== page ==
A "leap second" will be added onto official clocks around the world at midnight to account for the Earth's slowing spin on its axis. Just before we welcome in the New Year, the international authorities charged with keeping precise time will add a single second to our lives. It will be the 24th “leap second” since 1972, and the first since 2005.
Leap seconds are needed to reconcile two very different ways of measuring time. Traditionally, humankind has reckoned time by the spin of the Earth and its orbit around the Sun. Under this astronomical arrangement, a second is one-86,400th of our planet’s daily rotation. But because of tidal friction and other natural phenomena, that rotation is slowing down by about two-thousandths of a second a day.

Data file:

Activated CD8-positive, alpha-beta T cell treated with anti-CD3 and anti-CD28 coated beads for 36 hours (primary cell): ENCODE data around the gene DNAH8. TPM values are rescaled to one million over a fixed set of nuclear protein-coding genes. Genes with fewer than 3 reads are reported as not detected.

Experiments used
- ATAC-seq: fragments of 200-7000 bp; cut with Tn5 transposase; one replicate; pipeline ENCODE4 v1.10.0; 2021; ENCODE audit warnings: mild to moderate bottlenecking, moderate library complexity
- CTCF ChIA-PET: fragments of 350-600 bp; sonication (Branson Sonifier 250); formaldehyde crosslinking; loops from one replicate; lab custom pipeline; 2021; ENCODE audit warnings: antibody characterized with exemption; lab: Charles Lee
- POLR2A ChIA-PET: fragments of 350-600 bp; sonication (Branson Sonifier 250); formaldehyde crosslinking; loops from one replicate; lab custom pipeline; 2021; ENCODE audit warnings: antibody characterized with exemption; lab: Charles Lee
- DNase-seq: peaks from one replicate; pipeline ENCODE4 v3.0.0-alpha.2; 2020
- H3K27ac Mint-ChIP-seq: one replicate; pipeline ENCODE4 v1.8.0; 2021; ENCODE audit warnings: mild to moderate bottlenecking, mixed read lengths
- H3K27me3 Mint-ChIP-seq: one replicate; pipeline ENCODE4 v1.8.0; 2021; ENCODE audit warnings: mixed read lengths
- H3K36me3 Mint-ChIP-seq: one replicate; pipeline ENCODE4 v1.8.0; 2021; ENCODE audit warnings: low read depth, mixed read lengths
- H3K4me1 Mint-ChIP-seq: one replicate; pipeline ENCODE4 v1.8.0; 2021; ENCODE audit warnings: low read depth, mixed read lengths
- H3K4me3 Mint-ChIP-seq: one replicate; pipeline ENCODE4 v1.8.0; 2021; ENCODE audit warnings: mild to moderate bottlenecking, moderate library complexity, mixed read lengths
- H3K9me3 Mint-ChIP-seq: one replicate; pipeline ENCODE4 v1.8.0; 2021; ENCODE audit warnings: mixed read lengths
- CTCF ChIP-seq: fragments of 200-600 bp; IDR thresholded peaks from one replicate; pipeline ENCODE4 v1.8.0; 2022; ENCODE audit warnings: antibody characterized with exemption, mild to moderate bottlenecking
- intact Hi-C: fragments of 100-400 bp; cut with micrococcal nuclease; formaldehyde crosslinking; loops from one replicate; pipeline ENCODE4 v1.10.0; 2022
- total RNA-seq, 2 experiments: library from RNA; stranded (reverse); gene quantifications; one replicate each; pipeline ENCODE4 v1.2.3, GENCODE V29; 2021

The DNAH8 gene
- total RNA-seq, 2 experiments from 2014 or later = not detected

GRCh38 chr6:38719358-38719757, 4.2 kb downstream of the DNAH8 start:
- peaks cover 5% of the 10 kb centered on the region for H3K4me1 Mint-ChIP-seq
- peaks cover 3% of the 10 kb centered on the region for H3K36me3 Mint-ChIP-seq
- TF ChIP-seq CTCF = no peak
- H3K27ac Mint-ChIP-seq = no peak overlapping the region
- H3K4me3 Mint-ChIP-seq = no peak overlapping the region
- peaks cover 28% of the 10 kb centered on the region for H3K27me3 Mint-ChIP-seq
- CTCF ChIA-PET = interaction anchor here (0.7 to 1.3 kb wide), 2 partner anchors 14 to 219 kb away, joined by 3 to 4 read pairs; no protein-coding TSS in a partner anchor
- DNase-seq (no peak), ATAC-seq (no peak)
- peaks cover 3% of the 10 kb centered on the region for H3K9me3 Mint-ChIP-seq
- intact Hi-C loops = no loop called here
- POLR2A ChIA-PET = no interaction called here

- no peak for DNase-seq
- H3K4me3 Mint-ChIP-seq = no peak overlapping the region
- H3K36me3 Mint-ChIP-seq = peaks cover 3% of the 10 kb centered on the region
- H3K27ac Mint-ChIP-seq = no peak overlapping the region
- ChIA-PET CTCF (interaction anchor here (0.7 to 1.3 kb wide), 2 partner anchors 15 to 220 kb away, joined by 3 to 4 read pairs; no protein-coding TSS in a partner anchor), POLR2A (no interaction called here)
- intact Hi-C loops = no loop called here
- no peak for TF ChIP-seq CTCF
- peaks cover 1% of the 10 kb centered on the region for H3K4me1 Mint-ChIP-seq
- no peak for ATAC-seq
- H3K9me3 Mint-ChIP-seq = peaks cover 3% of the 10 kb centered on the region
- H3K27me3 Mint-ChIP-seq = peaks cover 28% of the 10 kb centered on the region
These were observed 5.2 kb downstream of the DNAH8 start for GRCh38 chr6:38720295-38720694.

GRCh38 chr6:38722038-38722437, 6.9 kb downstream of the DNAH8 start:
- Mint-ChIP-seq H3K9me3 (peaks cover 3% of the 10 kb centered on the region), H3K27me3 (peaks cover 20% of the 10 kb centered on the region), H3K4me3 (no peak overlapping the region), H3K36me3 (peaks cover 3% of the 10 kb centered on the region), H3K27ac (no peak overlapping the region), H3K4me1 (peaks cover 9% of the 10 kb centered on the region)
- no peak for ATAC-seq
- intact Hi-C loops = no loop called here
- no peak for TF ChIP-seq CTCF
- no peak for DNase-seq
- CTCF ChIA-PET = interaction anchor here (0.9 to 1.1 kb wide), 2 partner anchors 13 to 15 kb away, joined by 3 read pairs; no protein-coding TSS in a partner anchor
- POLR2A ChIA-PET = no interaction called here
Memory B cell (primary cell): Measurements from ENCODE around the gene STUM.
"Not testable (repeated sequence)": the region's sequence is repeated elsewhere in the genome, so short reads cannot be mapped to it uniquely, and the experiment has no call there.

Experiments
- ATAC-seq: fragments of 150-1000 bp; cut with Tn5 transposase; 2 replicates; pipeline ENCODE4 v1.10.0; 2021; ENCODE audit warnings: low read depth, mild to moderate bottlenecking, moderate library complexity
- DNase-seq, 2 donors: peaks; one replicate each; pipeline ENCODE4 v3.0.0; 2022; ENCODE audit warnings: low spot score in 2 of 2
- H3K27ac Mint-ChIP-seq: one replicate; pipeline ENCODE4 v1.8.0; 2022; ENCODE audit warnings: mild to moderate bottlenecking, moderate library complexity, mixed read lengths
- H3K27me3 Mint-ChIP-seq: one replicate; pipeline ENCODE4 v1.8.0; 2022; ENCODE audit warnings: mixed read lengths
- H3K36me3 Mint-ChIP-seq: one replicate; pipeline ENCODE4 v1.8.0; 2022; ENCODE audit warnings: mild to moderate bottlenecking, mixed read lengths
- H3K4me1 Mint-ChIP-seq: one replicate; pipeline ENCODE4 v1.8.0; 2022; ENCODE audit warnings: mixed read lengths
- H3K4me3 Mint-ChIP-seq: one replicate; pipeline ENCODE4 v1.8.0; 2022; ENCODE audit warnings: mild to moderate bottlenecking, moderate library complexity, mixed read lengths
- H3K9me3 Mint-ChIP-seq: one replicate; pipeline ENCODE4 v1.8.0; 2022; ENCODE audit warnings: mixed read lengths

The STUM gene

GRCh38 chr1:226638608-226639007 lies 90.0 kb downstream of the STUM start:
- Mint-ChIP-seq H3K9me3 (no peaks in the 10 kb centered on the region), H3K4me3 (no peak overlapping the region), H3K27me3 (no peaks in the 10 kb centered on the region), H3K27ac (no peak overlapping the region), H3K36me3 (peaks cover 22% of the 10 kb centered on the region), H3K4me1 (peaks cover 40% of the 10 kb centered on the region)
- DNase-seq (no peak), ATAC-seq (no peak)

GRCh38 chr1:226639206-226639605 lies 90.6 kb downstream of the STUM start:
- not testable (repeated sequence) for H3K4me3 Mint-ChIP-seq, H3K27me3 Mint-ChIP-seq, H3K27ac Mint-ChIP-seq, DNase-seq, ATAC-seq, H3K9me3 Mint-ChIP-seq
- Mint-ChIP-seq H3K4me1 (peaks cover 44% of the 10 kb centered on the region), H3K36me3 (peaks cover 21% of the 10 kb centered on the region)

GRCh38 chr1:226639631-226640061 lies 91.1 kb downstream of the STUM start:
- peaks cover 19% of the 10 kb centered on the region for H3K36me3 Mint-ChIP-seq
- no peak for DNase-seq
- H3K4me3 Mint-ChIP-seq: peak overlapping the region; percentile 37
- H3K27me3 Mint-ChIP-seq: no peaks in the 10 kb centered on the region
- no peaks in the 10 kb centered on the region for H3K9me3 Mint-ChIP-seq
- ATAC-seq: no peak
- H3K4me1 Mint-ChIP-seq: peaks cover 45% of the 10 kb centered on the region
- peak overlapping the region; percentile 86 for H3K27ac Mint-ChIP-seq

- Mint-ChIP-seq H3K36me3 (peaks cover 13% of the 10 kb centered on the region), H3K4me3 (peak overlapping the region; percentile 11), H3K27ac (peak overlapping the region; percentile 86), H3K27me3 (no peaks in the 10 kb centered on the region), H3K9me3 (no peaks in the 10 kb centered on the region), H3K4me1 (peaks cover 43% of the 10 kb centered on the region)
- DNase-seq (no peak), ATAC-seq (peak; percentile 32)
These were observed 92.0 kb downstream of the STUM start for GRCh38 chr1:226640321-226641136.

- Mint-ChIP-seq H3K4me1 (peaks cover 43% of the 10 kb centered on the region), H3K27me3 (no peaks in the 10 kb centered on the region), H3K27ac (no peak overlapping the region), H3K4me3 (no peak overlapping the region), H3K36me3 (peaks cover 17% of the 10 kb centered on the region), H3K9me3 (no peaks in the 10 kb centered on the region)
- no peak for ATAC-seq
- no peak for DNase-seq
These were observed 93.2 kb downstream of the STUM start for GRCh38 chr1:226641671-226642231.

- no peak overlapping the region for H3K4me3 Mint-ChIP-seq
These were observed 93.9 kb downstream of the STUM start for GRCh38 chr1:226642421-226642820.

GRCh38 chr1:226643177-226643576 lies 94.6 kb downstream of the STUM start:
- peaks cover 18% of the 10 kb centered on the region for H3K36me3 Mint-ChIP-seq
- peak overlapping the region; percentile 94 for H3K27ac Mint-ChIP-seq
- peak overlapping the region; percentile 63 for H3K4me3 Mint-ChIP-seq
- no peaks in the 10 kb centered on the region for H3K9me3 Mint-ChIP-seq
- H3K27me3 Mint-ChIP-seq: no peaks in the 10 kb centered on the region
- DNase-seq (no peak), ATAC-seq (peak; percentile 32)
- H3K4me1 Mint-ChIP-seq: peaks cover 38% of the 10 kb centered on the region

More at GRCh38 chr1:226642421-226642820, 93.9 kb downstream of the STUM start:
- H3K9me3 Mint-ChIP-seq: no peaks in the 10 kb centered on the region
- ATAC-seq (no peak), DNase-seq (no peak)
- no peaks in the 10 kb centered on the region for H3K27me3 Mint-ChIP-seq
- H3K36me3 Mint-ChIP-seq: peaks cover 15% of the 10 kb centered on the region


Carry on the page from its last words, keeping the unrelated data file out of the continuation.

Since the 1950s, atomic clocks — which are based on the unwavering motions of cesium atoms — have made it possible to measure time far more accurately, to within a billionth of a second a day. Unfortunately, every 500 days or so, the difference between the time registered on those clocks and time as registered by the Earth’s rotation adds up to about ... you guessed it, a second.
So at irregular intervals, the International Earth Rotation and Reference Systems Service, based in Frankfurt, orders that the world’s atomic clocks be stopped for a second. This puts the two systems back in sync — at least until the next leap second.
So then, how will you spend your extra time?
:nytimes, 4 ... 3 ... 2 ... 1 ... 1 ... happy new year!